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The Rise and Fall of Modern Medicine by…
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The Rise and Fall of Modern Medicine

by James Le Fanu

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Amazon.com Product Description (ISBN 0786709677, Paperback)

In the years following World War II, medicine won major battles against smallpox, diphtheria, and polio. In the same period it also produced treatments to control the progress of Parkinson's, rheumatoid arthritis, and schizophrenia. It made realities of open-heart surgery, organ transplants, test-tube babies. Unquestionably, the medical accomplishments of the postwar years stand at the forefront of human endeavor, yet progress in recent decades has slowed nearly to a halt. In this winner of the Los Angeles Times Book Prize, medical doctor and columnist James Le Fanu both surveys the glories of medicine in the postwar years and analyzes the factors that for the past twenty-five years have increasingly widened the gulf between achievement and advancement: the social theories of medicine, ethical issues, and political debates over health care that have hobbled the development of vaccines and discovery of new "miracle" cures. While fully demonstrating the extraordinary progress effected by medical research in the latter half of the twentieth century, Le Fanu also identifies the perils that confront medicine in the twenty-first. 16 pages of black-and-white photographs add to what the Los Angeles Times cited as "a sobering, contrarian challenge" to the "nostrum of medicine as a never-ending font of ‘miracle cures'." "[From] a respected science writer ... important information that ... has been overlooked or ignored by many physicians." —New Republic "Provocative and engrossing and informative." —Houston Chronicle "Marvelously written, meticulously researched ... one of the most thought-provoking and important works to appear in recent years." —Choice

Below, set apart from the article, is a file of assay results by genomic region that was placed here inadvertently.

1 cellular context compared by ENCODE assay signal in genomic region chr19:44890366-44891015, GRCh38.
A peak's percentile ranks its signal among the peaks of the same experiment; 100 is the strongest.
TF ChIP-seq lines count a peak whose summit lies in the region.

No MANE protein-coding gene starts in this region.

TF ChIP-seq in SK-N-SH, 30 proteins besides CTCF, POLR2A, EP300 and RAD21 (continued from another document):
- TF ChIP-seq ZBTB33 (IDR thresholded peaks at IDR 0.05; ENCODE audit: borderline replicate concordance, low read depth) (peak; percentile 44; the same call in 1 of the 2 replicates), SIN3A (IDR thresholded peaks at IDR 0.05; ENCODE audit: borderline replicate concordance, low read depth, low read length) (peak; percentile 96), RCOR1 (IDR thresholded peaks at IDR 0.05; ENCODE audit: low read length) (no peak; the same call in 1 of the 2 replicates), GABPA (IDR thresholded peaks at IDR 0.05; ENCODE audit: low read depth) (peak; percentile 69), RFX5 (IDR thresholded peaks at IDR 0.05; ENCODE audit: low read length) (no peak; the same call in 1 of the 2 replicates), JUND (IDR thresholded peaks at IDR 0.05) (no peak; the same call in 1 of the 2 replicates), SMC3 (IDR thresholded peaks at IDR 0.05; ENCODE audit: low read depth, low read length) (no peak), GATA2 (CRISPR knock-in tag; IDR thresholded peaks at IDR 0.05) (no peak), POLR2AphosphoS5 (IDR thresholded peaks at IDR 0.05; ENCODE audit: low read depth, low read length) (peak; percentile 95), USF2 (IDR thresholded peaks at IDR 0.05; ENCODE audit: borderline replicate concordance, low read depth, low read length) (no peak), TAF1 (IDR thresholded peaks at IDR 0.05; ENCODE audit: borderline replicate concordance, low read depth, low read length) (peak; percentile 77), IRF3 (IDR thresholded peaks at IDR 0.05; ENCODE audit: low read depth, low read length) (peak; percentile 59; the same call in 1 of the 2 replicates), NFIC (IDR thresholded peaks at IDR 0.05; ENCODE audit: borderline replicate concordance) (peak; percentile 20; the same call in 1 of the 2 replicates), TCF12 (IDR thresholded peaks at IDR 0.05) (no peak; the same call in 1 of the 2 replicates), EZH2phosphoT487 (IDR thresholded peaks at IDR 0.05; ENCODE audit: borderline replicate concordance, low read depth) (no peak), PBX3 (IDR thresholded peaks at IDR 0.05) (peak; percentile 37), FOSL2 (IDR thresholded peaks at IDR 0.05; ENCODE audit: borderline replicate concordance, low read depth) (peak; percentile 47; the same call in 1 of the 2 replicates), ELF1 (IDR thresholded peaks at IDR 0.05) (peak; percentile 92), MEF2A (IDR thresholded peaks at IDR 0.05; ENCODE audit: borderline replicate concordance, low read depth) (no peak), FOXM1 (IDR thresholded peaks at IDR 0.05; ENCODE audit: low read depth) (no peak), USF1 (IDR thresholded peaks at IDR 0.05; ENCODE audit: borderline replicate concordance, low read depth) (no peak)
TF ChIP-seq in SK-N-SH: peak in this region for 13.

(retrieved from Amazon Thu, 12 Mar 2015 18:16:18 -0400)

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In the years following World War II, medicine won major battles against smallpox, diphtheria, and polio. In the same period it also produced treatments to control the progress of Parkinson's, rheumatoid arthritis, and schizophrenia. It made realities of open-heart surgery, organ transplants, test-tube babies. Unquestionably, the medical accomplishments of the postwar years stand at the forefront of human endeavor, yet progress in recent decades has slowed nearly to a halt. In this winner of the Los Angeles Times Book Prize, medical doctor and columnist James Le Fanu both surveys the glories of medicine in the postwar years and analyzes the factors that for the past twenty-five years have increasingly widened the gulf between achievement and advancement: the social theories of medicine, ethical issues, and political debates over health care that have hobbled the development of vaccines and discovery of new "miracle" cures. While fully demonstrating the extraordinary progress effected by medical research in the latter half of the twentieth century, Le Fanu also identifies the perils that confront medicine in the twenty-first. 16 pages of black-and-white photographs add to what the Los Angeles Times cited as "a sobering, contrarian challenge" to the "nostrum of medicine as a never-ending font of 'miracle cures'." "[From] a respected science writer ... important information that ... has been overlooked or ignored by many physicians." --New Republic "Provocative and engrossing and informative." --Houston Chronicle "Marvelously written, meticulously researched ... one of the most thought-provoking and important works to appear in recent years." --Choice… (more)

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